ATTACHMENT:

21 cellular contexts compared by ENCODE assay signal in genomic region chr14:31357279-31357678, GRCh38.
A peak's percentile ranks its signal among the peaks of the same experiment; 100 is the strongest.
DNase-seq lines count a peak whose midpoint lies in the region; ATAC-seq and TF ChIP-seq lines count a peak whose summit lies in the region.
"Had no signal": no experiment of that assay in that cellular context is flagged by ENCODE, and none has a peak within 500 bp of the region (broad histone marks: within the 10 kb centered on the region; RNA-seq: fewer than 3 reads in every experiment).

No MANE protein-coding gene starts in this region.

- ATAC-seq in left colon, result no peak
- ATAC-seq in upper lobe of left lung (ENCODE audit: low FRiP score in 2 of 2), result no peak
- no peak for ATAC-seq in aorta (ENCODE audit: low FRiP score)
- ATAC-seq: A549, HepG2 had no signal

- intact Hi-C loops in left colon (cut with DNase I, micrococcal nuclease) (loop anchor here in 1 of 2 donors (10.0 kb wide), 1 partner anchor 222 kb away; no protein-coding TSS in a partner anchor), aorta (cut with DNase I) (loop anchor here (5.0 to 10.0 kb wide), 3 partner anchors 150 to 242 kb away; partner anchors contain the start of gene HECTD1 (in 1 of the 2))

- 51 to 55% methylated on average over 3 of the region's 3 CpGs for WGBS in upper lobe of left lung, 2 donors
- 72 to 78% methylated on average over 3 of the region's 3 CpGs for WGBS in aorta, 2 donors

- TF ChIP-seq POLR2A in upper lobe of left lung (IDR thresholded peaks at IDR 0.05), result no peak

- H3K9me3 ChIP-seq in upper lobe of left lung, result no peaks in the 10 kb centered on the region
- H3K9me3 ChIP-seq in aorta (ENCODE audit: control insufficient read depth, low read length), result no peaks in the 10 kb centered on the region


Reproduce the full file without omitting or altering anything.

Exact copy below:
21 cellular contexts compared by ENCODE assay signal in genomic region chr14:31357279-31357678, GRCh38.
A peak's percentile ranks its signal among the peaks of the same experiment; 100 is the strongest.
DNase-seq lines count a peak whose midpoint lies in the region; ATAC-seq and TF ChIP-seq lines count a peak whose summit lies in the region.
"Had no signal": no experiment of that assay in that cellular context is flagged by ENCODE, and none has a peak within 500 bp of the region (broad histone marks: within the 10 kb centered on the region; RNA-seq: fewer than 3 reads in every experiment).

No MANE protein-coding gene starts in this region.

- ATAC-seq in left colon, result no peak
- ATAC-seq in upper lobe of left lung (ENCODE audit: low FRiP score in 2 of 2), result no peak
- no peak for ATAC-seq in aorta (ENCODE audit: low FRiP score)
- ATAC-seq: A549, HepG2 had no signal

- intact Hi-C loops in left colon (cut with DNase I, micrococcal nuclease) (loop anchor here in 1 of 2 donors (10.0 kb wide), 1 partner anchor 222 kb away; no protein-coding TSS in a partner anchor), aorta (cut with DNase I) (loop anchor here (5.0 to 10.0 kb wide), 3 partner anchors 150 to 242 kb away; partner anchors contain the start of gene HECTD1 (in 1 of the 2))

- 51 to 55% methylated on average over 3 of the region's 3 CpGs for WGBS in upper lobe of left lung, 2 donors
- 72 to 78% methylated on average over 3 of the region's 3 CpGs for WGBS in aorta, 2 donors

- TF ChIP-seq POLR2A in upper lobe of left lung (IDR thresholded peaks at IDR 0.05), result no peak

- H3K9me3 ChIP-seq in upper lobe of left lung, result no peaks in the 10 kb centered on the region
- H3K9me3 ChIP-seq in aorta (ENCODE audit: control insufficient read depth, low read length), result no peaks in the 10 kb centered on the region